t was interesting to see how the so called 'second freedom movement' drew a kaleidescope of people to it. Almost every big city has had a demonstration against corruption and in support of Anna Hazare. Everyone wanted to convert a dream into reality.

Thursday, April 7, 2011

Not willing to learn

By Pandurang Hegde

Are our nuclear power obsessed politicians, industrialists and scientists willing to learn from the crisis in Japan? Or they need more disasters like Fukushima to realize their folly?


Thursday, March 31, 2011

The sky isn't the limit

By Sudhirendar Sharma
Climate Change, reducing size of arable land and availability of freshwater have forced some thinkers to explore options of vertical farms. But the capital-intensive nature of farmscraper remains a major concern.


Sunday, March 27, 2011

UP goes the Punjab way By Devinder Sharma

Considering the role of mandis in making Punjab food bowl of country, it is urgently required to set up a nationwide network of mandis in India. Though late, but UP government has taken a right decision to increase their number.


Monday, March 14, 2011

Fukushima rings the warning bell By S. G. Vombatkere

The accident in the nuclear power plant at Fukushima after the earthquake and tsunami has raised serious questions about the safety of nuclear energy based power plants.


Thursday, March 10, 2011

People want Bijli, not bullet By Shankar Sharma

Rising cases of people's unrest against poorly planned power projects are a matter of great concern and the policymakers must strive to ensure that the proposals are based on overall societal welfare.

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Monday, March 7, 2011

Budget takes green turn By A. Vaidya

The budget for the year 2011-12 aims to incorporate green concerns into development aspects and to give a big fillip to renewable energy technologies.

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Sunday, March 6, 2011

Better late, than never By Devinder Sharma

Pranab Mukherjee has made a beginning to improve the conditions of the deprived and marginalised sections but the policies need much higher allocations to make any positive transformation in the lives of the poor.


Sunday, February 27, 2011

Protect people, conserve wildlife By A. Vaidya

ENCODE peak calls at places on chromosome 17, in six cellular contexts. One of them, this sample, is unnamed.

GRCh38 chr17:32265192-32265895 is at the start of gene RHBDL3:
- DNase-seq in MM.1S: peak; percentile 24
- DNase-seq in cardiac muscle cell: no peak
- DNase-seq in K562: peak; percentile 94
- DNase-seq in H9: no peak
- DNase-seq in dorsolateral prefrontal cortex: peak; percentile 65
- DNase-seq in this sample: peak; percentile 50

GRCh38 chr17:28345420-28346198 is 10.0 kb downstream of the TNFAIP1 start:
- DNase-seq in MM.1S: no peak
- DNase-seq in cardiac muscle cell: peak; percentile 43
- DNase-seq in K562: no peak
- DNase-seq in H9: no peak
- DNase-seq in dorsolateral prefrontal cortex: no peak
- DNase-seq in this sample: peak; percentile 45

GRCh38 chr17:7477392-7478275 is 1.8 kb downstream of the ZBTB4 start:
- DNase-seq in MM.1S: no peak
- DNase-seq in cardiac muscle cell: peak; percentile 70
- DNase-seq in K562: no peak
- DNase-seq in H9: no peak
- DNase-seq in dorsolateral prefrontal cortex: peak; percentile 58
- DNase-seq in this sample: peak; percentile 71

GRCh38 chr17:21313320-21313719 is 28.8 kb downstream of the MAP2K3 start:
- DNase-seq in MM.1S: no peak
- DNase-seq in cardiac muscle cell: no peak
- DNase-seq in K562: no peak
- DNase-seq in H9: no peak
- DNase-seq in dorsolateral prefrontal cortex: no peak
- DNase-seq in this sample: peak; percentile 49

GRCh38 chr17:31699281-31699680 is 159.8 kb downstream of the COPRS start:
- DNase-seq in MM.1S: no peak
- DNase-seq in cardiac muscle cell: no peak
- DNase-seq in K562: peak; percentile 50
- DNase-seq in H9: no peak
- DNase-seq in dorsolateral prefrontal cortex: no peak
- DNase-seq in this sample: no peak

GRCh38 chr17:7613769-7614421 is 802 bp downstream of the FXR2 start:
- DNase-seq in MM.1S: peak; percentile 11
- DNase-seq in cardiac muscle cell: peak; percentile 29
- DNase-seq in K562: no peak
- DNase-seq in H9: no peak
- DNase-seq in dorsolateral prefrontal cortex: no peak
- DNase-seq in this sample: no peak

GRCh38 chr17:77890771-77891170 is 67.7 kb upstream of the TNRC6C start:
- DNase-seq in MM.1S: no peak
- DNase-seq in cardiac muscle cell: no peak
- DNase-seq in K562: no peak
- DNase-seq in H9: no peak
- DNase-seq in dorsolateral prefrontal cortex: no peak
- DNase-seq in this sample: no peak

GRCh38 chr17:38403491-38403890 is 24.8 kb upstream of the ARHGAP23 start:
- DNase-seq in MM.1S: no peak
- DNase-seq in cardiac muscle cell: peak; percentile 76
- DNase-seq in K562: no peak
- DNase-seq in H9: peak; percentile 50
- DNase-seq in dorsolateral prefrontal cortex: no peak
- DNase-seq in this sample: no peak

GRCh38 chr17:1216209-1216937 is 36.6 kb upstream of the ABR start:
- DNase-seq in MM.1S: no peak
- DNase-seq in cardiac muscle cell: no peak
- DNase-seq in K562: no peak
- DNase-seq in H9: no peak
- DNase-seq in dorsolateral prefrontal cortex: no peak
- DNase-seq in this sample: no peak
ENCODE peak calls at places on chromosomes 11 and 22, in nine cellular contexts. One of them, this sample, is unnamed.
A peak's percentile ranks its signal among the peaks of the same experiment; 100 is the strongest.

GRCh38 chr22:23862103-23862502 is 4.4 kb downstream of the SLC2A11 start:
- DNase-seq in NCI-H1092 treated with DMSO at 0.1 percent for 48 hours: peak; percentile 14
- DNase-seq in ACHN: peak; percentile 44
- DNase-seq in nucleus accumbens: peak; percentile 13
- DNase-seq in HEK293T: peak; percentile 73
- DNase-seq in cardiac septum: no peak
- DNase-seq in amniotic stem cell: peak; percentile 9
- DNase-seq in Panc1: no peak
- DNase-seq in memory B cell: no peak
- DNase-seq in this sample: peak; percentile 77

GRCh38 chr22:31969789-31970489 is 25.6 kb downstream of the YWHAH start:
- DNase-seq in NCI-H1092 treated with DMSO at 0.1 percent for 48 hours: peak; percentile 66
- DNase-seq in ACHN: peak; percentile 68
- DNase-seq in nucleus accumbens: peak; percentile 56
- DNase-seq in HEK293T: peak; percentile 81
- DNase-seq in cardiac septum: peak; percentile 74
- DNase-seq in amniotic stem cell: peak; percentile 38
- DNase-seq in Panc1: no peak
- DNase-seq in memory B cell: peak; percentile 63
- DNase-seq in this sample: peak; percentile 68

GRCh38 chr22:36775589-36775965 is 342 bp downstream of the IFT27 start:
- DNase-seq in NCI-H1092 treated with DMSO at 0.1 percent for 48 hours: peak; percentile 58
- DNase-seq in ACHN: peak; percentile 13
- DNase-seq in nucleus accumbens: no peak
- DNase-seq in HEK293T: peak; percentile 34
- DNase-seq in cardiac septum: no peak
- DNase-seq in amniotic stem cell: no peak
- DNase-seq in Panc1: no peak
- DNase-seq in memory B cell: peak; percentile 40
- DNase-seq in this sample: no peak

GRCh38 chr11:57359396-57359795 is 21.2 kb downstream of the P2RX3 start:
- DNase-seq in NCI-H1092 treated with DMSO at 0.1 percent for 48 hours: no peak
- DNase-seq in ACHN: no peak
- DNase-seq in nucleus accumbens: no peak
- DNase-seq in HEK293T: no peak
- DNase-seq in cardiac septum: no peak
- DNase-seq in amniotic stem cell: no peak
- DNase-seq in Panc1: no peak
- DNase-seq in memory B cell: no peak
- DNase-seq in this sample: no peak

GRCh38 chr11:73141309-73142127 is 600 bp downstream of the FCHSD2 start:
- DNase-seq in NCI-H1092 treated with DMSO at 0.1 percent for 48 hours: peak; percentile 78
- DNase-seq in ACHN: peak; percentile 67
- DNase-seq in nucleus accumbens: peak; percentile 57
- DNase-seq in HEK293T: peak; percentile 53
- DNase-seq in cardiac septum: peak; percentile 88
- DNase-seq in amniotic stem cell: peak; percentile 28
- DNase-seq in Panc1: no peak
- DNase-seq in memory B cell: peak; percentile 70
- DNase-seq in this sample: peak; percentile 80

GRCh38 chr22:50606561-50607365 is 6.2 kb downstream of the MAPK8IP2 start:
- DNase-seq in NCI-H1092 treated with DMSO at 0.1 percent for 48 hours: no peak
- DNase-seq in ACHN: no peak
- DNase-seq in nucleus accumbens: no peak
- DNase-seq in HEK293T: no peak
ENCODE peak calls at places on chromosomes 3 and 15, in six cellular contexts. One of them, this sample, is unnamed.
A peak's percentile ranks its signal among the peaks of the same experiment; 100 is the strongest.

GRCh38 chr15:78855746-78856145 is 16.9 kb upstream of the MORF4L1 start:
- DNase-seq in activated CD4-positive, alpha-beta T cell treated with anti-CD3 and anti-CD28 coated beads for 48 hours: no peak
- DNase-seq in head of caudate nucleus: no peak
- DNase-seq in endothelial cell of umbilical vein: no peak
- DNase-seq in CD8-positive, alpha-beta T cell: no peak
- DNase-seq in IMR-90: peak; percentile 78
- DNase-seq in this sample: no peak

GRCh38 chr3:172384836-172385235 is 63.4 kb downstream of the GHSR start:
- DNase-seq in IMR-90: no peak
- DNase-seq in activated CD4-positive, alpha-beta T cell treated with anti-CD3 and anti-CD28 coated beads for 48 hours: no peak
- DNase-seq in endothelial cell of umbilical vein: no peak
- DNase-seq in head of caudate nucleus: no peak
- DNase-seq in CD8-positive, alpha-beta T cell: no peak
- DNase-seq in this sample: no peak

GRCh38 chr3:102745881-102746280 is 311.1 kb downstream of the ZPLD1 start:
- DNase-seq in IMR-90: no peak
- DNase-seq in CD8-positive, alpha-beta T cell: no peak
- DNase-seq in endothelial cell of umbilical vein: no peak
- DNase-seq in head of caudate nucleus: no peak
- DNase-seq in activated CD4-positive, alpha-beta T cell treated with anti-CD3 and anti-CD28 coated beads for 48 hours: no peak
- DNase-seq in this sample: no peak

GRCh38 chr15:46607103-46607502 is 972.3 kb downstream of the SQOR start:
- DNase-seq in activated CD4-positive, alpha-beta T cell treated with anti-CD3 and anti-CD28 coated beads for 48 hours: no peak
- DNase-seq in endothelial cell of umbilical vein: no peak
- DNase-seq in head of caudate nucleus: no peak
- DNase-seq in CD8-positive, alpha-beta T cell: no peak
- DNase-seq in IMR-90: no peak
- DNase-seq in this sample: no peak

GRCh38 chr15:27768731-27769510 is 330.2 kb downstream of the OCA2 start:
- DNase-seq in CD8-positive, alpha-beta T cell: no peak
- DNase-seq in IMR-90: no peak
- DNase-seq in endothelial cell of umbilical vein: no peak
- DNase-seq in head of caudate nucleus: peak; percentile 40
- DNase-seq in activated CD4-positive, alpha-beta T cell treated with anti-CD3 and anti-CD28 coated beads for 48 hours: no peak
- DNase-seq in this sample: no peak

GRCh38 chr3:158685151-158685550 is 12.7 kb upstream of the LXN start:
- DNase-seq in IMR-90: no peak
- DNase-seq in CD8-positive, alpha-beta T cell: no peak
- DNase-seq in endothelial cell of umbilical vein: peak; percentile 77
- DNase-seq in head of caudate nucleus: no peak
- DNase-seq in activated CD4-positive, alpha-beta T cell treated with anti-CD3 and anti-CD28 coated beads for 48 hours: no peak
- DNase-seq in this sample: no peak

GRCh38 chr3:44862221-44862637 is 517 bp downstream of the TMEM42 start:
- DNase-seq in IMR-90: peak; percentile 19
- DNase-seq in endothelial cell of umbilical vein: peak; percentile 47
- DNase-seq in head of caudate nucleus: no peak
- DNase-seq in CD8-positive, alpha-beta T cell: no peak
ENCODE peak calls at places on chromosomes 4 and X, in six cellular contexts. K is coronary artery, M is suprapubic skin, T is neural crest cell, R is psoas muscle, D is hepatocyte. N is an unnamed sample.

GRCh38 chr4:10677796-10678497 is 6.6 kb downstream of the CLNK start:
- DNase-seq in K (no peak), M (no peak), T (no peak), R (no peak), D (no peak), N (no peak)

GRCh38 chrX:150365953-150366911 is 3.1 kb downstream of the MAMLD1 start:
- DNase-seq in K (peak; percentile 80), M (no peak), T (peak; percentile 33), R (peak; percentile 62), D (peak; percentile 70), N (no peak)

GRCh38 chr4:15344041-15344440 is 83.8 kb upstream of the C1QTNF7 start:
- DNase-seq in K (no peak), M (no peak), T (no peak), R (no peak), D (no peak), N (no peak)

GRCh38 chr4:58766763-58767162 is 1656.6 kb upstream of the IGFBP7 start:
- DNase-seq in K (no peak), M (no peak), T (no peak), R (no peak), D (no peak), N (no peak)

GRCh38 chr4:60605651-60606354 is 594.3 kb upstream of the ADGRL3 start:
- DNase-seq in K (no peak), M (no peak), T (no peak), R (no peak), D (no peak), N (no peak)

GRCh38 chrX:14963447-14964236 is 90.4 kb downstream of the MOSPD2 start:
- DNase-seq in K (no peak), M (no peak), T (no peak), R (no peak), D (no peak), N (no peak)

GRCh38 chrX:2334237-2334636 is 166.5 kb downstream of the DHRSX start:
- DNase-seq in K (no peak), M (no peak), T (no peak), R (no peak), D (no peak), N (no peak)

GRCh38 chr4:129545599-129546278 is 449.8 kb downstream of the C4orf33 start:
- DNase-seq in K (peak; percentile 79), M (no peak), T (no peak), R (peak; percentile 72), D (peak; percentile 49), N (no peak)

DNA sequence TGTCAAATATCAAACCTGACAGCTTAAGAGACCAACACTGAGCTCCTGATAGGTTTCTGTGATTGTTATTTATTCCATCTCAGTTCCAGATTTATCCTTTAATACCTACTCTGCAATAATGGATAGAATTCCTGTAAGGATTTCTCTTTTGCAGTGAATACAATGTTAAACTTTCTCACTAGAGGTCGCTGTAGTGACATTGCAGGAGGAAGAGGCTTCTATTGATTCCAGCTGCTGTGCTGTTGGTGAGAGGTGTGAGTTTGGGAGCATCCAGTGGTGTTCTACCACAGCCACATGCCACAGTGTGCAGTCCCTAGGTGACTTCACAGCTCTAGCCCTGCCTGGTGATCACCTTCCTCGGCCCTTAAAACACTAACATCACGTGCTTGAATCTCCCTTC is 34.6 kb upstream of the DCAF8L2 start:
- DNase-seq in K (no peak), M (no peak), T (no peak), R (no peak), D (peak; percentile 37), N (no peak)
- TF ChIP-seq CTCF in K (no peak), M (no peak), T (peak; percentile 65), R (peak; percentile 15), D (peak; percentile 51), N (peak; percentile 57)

The revised guidelines of MoEF regarding Critical Wildlife Habitat are not in consonance with the spirit of Wildlife Protection Act and Forest Right Act.


Thursday, February 24, 2011

Burning forest to warm body By Samir Nazareth

The recent GAC report of the World Economic Forum indicates that the business and political powers are still in denial mode on threats emerging from Climate Change.

Tuesday, February 22, 2011

Changing air in Arabia By Pandurang Hegde

The overthrow of authoritarian regimes in the Arab world by non-violent people's struggle gives new hope to the humanity. But will these upheavals change the fundamentals of society towards more humane, secular, tolerant of the diversity in ideologies and ecologically responsible behavior?


Monday, February 21, 2011

Women deliver, but governments don't By Rina Mukherji

A new book based on a successful model of local healthcare provides valuable lessons for the policymakers to improve India's performance in reducing maternal and infant mortality figures. But are they willing to think beyond the donor based stand alone programmes for public healthcare?


Wednesday, February 16, 2011

Diversity deprived education By Sudhirendar Sharma

As the entire education system has remained urban centric and is now becoming globalised with textbooks heavily borrowing from the western ideas and terms, the majority of children in a vast and diverse civilisation like India do not feel any relationship with the content, leading to alienation of majority.


Thursday, February 10, 2011

Market opens for camel milk By Devinder Sharma

As demand for camel milk is on the rise globally, India can use the opportunity to effectively market the camel milk products and help improve the social-economic conditions of the camel owners.


Monday, February 7, 2011

Corner the corrupt By Ashok B Sharma

Under attack from Supreme Court and the opposition for its inaction on unearthing the black money deposited in tax heavens, the Government has taken some initiatives in line with global developments but much need to be done to curb the corrupt practices behind continuous wealth drain.